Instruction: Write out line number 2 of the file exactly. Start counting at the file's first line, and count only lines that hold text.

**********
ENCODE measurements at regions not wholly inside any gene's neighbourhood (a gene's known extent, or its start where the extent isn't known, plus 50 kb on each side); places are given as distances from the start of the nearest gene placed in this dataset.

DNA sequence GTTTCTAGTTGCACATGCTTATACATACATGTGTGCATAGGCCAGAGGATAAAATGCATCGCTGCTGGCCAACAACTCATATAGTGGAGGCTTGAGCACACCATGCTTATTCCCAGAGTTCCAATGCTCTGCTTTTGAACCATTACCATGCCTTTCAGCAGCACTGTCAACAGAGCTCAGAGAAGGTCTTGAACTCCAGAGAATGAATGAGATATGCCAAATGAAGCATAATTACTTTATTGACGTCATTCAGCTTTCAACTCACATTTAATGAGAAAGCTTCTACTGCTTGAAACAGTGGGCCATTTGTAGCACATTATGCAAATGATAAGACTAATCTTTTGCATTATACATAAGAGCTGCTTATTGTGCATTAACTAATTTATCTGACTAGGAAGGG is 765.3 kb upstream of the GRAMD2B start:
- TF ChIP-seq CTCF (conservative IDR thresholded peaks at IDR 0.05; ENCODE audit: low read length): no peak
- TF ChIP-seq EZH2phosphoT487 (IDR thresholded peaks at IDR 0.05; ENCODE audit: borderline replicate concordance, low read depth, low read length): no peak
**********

DNA sequence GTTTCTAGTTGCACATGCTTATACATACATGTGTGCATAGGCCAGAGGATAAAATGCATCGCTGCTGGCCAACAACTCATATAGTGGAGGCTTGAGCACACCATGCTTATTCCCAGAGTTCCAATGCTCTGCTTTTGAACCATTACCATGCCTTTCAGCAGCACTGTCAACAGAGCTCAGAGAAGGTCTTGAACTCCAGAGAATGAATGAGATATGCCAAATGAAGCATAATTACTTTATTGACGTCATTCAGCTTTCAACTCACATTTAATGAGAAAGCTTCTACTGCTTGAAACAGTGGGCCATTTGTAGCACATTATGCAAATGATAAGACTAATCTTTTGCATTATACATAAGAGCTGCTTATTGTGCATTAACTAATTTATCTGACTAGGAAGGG is 765.3 kb upstream of the GRAMD2B start: